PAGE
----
Travel and Dining

Poland

Clubs, Pubs and Study Abroad Programs Lure Students to Krakow

Students from around the world are drawn to Krakow's main square. (Photo: Samuel Sibble)

It's early evening as Joanna Siwek, a 21-year-old student at the University of Texas, makes her way across the cobblestone streets of the Old Town square in Krakow, Poland. She and her companions, all participants in a study-abroad program at Jagiellonski University, are excited by their night's mission — to find an underground cellar pub and take their first sip of a freshly brewed Polish beer. "This city is a hidden treasure," Siwek says later.

Until recently, Krakow's secret treasures have been well kept. But this historic Polish city is quickly becoming one of Eastern Europe's trendiest hotspots for young people from around the globe. "Krakow is the most popular destination right now for students," says Teresa Frankiewicz, owner of Doma Travel, in Linden, New Jersey, an agency that specializes in trips to Poland. That's partly because of the growth in the number of colleges and study-abroad programs based there. An estimated 27,000 students live in Krakow, according to The Evening Standard newspaper. And when they're not studying, they're finding ample opportunity for entertainment: According to Cracow-life.com, a tourism Web site, the Old Town district has more bars per square meter than anywhere else in the world.

"Krakow is the new Prague," says Kamila Czoch, a 23-year-old graduate student at New York University who has visited Krakow numerous times with her family. Czoch, whose parents emigrated from Poland to the United States when she was nine, thinks many of the young visitors include people like herself: American children of Polish immigrants who are eager to embrace their ancestral roots.

Krakow is Poland's second largest city, and one of the few left standing after World War II. The charming Old Town district is filled with gothic and baroque cathedrals, some of them dating as far back as the 8th century. Rynek Glowny, the largest medieval square in Europe, and the Wawel Castle, a medieval hilltop castle, are among the most popular tourist destinations in the area. But, for many young visitors, the big draw is Kazimierz, which was the city's Jewish neighborhood before the Nazi occupation. Located just a 10-minute walk from Wawel Castle, the area is now home to many of Krakow's trendiest bars, restaurants, cafes, and clubs.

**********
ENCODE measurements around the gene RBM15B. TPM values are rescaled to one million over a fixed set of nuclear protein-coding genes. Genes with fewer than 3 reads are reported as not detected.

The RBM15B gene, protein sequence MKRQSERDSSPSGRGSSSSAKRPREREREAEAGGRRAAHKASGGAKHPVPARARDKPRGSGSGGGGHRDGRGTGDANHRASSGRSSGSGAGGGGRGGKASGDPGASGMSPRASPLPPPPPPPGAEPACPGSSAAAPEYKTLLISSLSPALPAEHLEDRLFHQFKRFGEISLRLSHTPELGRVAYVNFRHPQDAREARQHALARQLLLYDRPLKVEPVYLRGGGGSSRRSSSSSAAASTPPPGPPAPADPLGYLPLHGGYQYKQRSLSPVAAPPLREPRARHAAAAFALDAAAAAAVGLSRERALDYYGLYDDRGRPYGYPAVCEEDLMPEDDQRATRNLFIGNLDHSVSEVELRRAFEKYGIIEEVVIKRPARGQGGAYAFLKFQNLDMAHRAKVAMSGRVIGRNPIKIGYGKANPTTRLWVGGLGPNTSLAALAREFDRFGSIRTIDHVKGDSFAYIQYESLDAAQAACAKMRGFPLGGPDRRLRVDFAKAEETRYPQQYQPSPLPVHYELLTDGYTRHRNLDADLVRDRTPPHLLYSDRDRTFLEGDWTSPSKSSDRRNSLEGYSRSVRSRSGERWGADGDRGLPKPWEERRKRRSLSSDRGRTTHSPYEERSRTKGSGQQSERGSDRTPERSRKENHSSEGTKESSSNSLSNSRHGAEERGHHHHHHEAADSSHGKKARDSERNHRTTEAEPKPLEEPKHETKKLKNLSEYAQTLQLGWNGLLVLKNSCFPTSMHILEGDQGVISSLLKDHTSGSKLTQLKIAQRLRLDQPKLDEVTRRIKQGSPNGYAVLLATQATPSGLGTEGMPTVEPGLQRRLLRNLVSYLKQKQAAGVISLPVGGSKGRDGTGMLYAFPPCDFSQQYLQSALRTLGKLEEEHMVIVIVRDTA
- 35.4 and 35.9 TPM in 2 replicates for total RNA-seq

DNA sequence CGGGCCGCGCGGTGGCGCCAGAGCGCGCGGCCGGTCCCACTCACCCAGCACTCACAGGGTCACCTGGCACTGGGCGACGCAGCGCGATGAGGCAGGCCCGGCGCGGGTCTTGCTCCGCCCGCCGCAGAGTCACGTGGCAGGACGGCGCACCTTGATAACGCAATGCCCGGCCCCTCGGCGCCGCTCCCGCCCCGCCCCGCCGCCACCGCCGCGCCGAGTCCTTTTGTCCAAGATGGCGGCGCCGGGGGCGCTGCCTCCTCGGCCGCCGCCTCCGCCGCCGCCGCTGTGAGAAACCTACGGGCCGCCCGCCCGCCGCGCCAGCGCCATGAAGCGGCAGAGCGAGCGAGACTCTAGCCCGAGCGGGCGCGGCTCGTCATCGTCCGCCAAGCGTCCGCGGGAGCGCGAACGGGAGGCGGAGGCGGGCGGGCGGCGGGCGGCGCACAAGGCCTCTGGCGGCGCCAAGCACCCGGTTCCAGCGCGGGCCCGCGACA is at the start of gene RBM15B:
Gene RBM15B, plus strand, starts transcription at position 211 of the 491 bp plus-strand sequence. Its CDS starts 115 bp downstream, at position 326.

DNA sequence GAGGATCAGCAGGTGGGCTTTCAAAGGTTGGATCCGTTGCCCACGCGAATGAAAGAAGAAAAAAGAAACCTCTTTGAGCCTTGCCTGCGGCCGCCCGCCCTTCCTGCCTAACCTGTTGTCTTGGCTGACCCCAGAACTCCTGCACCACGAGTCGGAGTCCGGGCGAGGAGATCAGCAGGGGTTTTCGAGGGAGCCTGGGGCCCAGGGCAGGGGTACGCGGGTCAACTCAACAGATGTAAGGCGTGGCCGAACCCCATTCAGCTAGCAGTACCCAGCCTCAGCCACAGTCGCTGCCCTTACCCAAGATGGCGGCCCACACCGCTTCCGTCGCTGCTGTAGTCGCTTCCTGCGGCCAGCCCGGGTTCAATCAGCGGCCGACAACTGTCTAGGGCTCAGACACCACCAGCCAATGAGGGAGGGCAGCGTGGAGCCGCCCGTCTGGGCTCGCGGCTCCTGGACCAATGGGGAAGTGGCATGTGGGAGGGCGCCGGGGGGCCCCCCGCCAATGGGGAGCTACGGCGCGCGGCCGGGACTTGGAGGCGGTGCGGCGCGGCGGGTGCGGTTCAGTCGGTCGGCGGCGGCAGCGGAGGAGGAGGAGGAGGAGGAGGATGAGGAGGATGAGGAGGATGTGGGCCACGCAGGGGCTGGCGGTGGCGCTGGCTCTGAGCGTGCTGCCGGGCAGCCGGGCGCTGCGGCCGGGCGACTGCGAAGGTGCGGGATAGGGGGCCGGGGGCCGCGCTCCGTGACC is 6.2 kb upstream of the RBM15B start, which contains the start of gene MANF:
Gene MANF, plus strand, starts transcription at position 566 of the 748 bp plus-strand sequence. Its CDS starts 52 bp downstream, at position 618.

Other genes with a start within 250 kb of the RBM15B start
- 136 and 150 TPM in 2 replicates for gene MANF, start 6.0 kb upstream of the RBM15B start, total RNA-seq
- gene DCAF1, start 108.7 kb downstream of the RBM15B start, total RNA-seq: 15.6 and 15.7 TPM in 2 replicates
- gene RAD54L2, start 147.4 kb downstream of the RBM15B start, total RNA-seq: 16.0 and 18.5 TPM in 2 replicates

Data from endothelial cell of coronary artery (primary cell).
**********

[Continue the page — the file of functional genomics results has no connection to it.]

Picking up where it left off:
Budget-conscious students can easily find safe and comfortable accommodations. At Hostel Momotown, located in the heart of Kazimierz, students can spend the night for just $14 in a shared room with ten beds or $18 in a room with four beds. Another good budget option is Stranger Hotel, named as one of the hippest hostels by Lonely Planet Bluelist in 2006. There, a bed is about $15 a night, and the price also includes free use of the Internet, Xbox, DVDs, and a grand TV.

Options for cheap eats are abundant, too. Chlopskie Jadlo, which translates to "Peasant's Kitchen," looks at first glance like a hole in the wall, but is a favorite destination among both locals and visitors seeking a unique Polish experience. The restaurant serves hearty meals such as potato pancakes and Smalec, a lard spread served with bread. Full dinners run from $10 to $20. Another popular cafe is Jama Michalika, a historic gathering of spot for young artists, where a full meal, including traditional fare such as beetroot soup and pierogis, costs about $9.

Young travelers to Krakow rave about the city's extensive selection of beers, both local and foreign. Some local favorites include Tyskie, Warka, and Lech, all available at almost any cafe, bar, or club for as little as $1 a mug. For true beer lovers, there's CK Browar, The Royal Emperor's Brewery, which produces five different Polish ales — and doubles as a gathering spot for students. Its entrance is typical of most Krakow cellar pubs: Small steps wind down into a cozy room dimly lit by Tiffany lamps and by the copper shine of the brewing vats in the rear.

Krakow's nightlife is especially lively. The vast array of clubs in the Old Town square feature everything from R&B to techno to heavy metal. Visitors can enjoy a variety of entertainment in a single club, since many have more than one dance chamber, each featuring a different kind of music. One such club is Faust, where an underground tunnel leads from one room to the next. Each room has a distinct style, ranging from a quiet café to a crowded dance floor filled with a good-looking and well-dressed cosmopolitan crowd. Another great club is Fusion, which has a more spacious dance floor and is air-conditioned.

Young people seem to appreciate the fact that Krakow still feels relatively undiscovered. Students say it has everything visitors can find in other young, hip European cities — minus the crowds and tourist overload. Above all, they describe Krakow as "exciting" and "fun." "The people are very enthusiastic," Siwek says. "Everyone is out to have a good time."

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